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25% fall in traditional retirement clients – study

A new study suggests that the traditional retirement client base many financial advisers rely on has shrunk by 25% over the past 10 years and may continue to decline.

The report by Canada Life, ‘Financially Mature and Stress Free’ suggests that the traditional ‘comfortably retired’ retirement planning client base many advisers target may be in steady decline with changes accelerated by the recent pandemic.

The study forecasts growth in new types of clients including those with more complex needs and those who have accrued wealth later in life.

The report says the ‘journey’ through retirement is changing and over 50% of people are no longer retiring in the “usual way.”

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The study says: “Retirees today predominantly targeted and catered for by financial advisers are growing smaller as a customer group. 

“Classed as ‘Financially mature and stress free’, this customer group, which used to represent almost a third of the market, has already contracted by 25% since 2010 and now accounts for around one-fifth of the over 60s market today. This trend is expected to continue over the next 15 years.”

The company says retirees in this group can be categorised as having “very comfortable levels of wealth and health” built up over a lifetime thanks to good fortune in employment and steady family life. 

However, societal changes – such as fewer people having defined benefit pensions and the declining prospect of home ownership – mean the numbers of ‘comfortable’ retirees with significant wealth is falling.

The study found that a decade ago almost a third of those in their 60s and 70s were in this ‘Financially mature and stress free’ category, according to research carried out by Canada Life in conjunction with strategic trends forecasting agency Trajectory Partnership.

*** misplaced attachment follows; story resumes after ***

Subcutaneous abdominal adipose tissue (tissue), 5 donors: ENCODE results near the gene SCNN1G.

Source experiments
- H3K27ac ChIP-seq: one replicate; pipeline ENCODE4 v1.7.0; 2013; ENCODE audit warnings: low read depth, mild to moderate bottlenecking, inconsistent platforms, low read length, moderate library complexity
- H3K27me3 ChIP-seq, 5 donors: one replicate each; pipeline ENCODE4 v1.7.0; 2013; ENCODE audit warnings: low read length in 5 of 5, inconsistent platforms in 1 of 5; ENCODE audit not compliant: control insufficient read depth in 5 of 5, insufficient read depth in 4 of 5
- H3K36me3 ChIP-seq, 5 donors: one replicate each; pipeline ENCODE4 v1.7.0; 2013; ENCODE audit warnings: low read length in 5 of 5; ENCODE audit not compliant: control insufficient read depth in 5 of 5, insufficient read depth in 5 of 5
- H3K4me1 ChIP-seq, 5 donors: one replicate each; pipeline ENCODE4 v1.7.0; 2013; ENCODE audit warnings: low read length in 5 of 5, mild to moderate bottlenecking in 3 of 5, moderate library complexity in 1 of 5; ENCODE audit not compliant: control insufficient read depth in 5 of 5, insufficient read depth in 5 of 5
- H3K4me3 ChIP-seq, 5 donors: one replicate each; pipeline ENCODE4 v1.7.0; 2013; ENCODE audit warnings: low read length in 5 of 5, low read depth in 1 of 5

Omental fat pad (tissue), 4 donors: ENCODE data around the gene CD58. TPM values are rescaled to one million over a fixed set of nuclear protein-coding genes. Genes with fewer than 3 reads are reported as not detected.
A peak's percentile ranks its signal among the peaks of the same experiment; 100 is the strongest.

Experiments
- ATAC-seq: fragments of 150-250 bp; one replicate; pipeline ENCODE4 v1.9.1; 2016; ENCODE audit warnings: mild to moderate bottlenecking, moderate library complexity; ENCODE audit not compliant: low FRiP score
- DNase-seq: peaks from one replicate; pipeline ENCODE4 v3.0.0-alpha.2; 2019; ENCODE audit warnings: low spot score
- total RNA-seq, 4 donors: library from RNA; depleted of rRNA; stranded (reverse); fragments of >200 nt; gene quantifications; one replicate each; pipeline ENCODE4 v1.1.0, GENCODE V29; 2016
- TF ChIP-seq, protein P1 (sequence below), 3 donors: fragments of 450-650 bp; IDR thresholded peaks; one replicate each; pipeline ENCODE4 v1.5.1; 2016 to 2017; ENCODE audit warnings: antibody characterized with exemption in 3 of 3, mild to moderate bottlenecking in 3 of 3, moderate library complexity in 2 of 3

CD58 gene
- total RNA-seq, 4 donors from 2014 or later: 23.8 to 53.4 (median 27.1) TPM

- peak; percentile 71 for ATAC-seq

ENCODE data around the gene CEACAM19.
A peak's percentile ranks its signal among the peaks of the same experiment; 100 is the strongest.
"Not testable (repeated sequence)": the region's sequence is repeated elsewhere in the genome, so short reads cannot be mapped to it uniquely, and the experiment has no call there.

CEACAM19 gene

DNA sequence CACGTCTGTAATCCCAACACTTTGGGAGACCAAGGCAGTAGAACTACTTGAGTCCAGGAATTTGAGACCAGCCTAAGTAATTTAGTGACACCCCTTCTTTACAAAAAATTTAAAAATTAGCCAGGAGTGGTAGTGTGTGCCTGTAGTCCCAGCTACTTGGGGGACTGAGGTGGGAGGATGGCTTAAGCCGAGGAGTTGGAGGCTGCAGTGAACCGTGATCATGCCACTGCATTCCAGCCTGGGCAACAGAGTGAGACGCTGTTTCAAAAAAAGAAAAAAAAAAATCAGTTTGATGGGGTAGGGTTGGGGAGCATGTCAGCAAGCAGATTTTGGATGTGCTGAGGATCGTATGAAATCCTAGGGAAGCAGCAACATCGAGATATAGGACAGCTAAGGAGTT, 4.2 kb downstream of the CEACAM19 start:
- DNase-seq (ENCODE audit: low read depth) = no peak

Today these retirees currently make up only around 21% of the retirement market but many financial advisers have built their business models to cater for this ‘well off’ group, says the report.

This trend is likely to continue in the future, says the report, with two emerging retirement groups set to dominate the retirement market over the next 15 years: 

Complex Families, Complex Finances (expected to be the largest group of retirees by 2035, as divorce, second marriages, step children, and the need to support ageing parents all impact their finances) 

Late Financial Bloomers (a small but fast-growing group who will get married, buy property, have children and build financial stability later in life, condensing the time they have to build wealth for retirement)

Sean Christian, MD of Canada Life’s wealth management division, said: “As an industry we have already witnessed a significant shift in client profiles over the last decade and this trend is only going to accelerate. 

“We need to continue to understand these changes as we work to better support advisers to help these emerging groups of retirees who will dominate the market in the coming years. Advisers are perfectly placed to balance the needs of clients today and consider how the more complex retirement journeys of the future will shift how they support and guide a future generation of clients.”

Paul Flatters, co-founder and CEO, Trajectory, said: “Just 10 years ago, the largest group of retirees would have fitted into the ‘Financially Mature and Stress Free’ category, but social norms are changing and disrupting the retirement market. Accelerated by the events of 2020, unemployment rates will continue encouraging ‘boomerang’ children to return to the family home, while divorce rates, second marriages and the likelihood of needing to pay for elderly parents’ care costs are all on the rise. 

“Coupled with the fact that participation in defined benefit pension schemes is declining and we have a generation of renters facing the prospect of never owning their own property, all of which is impacting the declining dominance of these retirees.”  

• Trajectory is a ‘strategic futures consultancy’. Research drew on a range of data sources and analyses including several studies and ONS surveys (such as The Wealth and Assets Survey and ONS Consumer Trends). It also analysed data from the UK’s Understanding Society Surveys (the longitudinal survey run by The University of Essex) to identify later life trends. This was supported by research among 2,000 UK adults, in August and September conducted by Opinium Research.

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